It did not take jurors long to convict Belfast, Maine mother, Jessica Trefethen, of the beating death of her 3-year-old son Maddox Williams.
Trefethen’s murder trial came to a speedy conclusion earlier this week when a Waldo County jury found the Stockton Springs mother guilty of depraved indifference murder in the death of her 3-year-old son last summer.
Jessica Trefethen, 36, was charged in July 2021, three days after she brought her son Maddox Williams to Waldo County General Hospital unconscious and without a pulse.
Trefethen told hospital staff that Maddox had been knocked over by a dog and kicked by one of his sisters, a story her defense attorneys repeated during their opening statements on Oct. 5.
Nurses tried heroically for over an hour, but could not resuscitate the toddler. The following day, a medical examiner determined Maddox had died of severe internal injuries to his abdomen and fractured vertebrae.
Based on several older injuries, including missing teeth, a broken jaw, two brain injuries, and dozens of bruises all over his body, the examiner also found Maddox was a victim of “battered child syndrome.”
Assistant Attorney General Leane Zainea told jurors on Oct. 18, that the state believes Trefethen stomped on Maddox, or hit him with significant force.
She asked the jury to consider testimony from family members that Trefethen treated Maddox worse than her other children out of spite for Maddox’s father, and that Trefethen hid for three days after Maddox’s death before speaking with police.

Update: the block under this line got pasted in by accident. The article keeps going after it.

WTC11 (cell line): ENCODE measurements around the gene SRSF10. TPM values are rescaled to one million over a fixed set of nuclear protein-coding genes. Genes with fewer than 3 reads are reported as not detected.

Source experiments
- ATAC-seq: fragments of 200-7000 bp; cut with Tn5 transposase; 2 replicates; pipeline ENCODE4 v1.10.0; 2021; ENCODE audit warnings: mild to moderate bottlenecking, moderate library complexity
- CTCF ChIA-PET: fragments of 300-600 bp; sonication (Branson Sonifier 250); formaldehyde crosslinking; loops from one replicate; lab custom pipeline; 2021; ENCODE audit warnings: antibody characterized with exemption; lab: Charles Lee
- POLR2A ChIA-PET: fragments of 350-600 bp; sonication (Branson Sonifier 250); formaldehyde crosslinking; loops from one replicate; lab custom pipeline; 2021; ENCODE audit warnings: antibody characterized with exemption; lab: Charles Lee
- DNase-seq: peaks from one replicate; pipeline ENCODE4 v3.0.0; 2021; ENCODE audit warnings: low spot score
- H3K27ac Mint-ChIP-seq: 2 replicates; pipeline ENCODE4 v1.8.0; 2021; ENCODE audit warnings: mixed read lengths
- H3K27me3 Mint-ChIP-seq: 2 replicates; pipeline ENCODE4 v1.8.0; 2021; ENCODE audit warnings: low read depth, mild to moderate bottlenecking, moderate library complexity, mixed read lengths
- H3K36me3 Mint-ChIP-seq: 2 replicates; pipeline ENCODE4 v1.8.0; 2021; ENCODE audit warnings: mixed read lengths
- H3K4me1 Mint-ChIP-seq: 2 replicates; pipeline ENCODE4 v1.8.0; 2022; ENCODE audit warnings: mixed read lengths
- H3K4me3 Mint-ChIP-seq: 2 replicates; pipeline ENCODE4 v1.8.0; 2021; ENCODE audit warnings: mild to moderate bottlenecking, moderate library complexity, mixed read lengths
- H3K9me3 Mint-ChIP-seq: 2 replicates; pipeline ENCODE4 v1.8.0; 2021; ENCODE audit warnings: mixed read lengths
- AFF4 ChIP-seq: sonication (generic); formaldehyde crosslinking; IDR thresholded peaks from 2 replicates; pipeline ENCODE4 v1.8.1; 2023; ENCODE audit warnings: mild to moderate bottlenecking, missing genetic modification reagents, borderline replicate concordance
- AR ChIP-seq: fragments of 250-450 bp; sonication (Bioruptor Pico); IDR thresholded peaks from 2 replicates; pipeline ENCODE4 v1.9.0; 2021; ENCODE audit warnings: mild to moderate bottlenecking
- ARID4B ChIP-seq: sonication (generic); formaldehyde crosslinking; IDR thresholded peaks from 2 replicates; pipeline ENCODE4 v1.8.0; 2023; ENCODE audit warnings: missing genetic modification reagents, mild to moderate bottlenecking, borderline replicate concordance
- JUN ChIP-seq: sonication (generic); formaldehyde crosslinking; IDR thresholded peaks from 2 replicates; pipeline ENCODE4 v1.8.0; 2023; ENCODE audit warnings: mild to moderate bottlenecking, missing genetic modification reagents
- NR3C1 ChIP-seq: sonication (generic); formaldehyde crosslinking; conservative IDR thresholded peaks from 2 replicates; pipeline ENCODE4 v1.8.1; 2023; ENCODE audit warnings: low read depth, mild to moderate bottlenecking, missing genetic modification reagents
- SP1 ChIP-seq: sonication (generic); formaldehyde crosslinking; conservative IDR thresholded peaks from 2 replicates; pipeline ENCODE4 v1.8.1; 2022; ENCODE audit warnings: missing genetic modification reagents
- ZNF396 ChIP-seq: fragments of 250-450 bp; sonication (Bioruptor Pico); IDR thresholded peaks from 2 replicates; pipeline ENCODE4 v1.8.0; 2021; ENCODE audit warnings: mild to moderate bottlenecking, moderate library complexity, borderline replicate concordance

In order to find Trefethen guilty of the depraved indifference charge, jurors had to agree Trefethen caused Maddox’s death and that he would not have died if it were not for her conduct. They also had to agree that she acted in a way that demonstrates a “depraved indifference” to human life.
Trefethen will be sentenced at a later date. She decided not to testify in her trial, and her attorneys called no witnesses. Instead, they pointed to a recording of her interview with police from the day she was arrested, where she gave an alternative explanation for Maddox’s injuries.
In her defense, Trefethen’s attorney Jeffrey Toothaker told jurors that prosecutors could only “speculate” that Trefethen stomped Maddox to death.
Toothaker said they had not successfully disproven Trefethen’s statements to police after Maddox died — that he had been pulled down by the family’s new dog and hit a rock before his 8-year-old sister kicked him — or other statements she made later that Maddox had fallen off a trampoline outside the family’s trailer in Stockton Springs, explaining the older injuries that lead the ME to make the conclusion of him having been a “battered child.”
Police, Toothaker said, failed to fully investigate those scenarios.
“Too many questions,” Toothaker said. “Too many unanswered questions by the state.”
But the jury was not buying any of it. It took less than an hour of deliberation before they returned with her guilty verdict. Trefethen will be sentenced in December.
She faces 25 years to life in state prison. The attorney general’s office will submit a recommendation to the court.